Monroe, LA -- Physicians recently performed the institution’s first implant of the WATCHMAN™ Left Atrial Appendage Closure (LAAC) Device on a patient with atrial fibrillation (AFib). St. Francis Medical Center is the first and only hospital in Northeast Louisiana to offer the WATCHMAN device as an alternative to the lifelong use of blood thinners for people with AFib not caused by a heart valve problem (also known as non-valvular AFib).
October 29th is World Stroke Day, which serves as a timely reminder of the increased risk of stroke among people living with AFib. According to the Centers for Disease Control (CDC), an estimated 2.7-6.1 million people in the United States have AFib. With the aging of the U.S. population, this number is expected to increase.
- Symptoms of AFib may include:
- Irregular heartbeat
- Heart palpitations (rapid, fluttering, or pounding)
- Extreme fatigue
- Shortness of breath
- Chest pain
The CDC estimates AFib increases a person’s risk for stroke by four to five times compared with stroke risk for people who do not have AFib. The WATCHMAN device closes off an area of the heart called the left atrial appendage (LAA) to keep harmful blood clots that can form in the LAA from entering the bloodstream and potentially causing a stroke. By closing off the LAA, the risk of stroke may be reduced, and over time, patients may be able to stop taking blood-thinning medications such as warfarin.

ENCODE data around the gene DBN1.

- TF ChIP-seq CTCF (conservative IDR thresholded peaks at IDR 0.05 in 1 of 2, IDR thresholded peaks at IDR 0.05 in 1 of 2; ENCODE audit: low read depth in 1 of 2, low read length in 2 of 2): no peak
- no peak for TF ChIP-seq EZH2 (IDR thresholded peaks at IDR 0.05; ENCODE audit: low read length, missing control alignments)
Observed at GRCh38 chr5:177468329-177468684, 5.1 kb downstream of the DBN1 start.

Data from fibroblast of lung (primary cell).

The WATCHMAN device is a novel alternative for patients with non-valvular AFib at risk for a stroke, especially those with a compelling reason not to be on blood thinners,” said Kristin Wolkart, President of St. Francis Medical Center. “We are extremely proud to offer our patients the latest technology and innovation for atrial fibrillation as it offers potentially life-changing stroke risk treatment.”
The WATCHMAN device has been implanted in more than 50,000 patients worldwide and is done in a one-time procedure. It’s a permanent device that doesn’t have to be replaced and can’t be seen outside the body. The procedure is done under general anesthesia and takes about an hour. Patients commonly stay in the hospital overnight and leave the next day.
“People with atrial fibrillation are at significant risk of stroke, which can have a serious emotional and psychological effect on them,” said Mellanie True Hills, founder and chief executive officer, StopAfib.org, a patient advocacy organization for those living with AFib. “It is important for patients to be aware of and understand recent medical advances and treatments that can help with stroke prevention.”
About Atrial Fibrillation
Atrial fibrillation (AFib) is a heart condition where the upper chambers of the heart (atrium) beat too fast and with irregular rhythm (fibrillation). AFib is the most common cardiac arrhythmia, currently affecting more than five million Americans. Twenty percent of all strokes occur in patients with AFib, and AFib-related strokes are more frequently fatal and disabling. The most common treatment to reduce stroke risk in patients with AFib is blood-thinning warfarin medication. Despite its proven efficacy, long-term warfarin medication is not well-tolerated by some patients and carries a significant risk for bleeding complications. Nearly half of AFib patients eligible for warfarin are currently untreated due to tolerance and adherence issues.
For more information on the WATCHMAN device, call Elizabeth Riddle, St. Francis Structural Heart Program Coordinator at (318) 966-4595, talk with your physician or visit: www.watchman.com.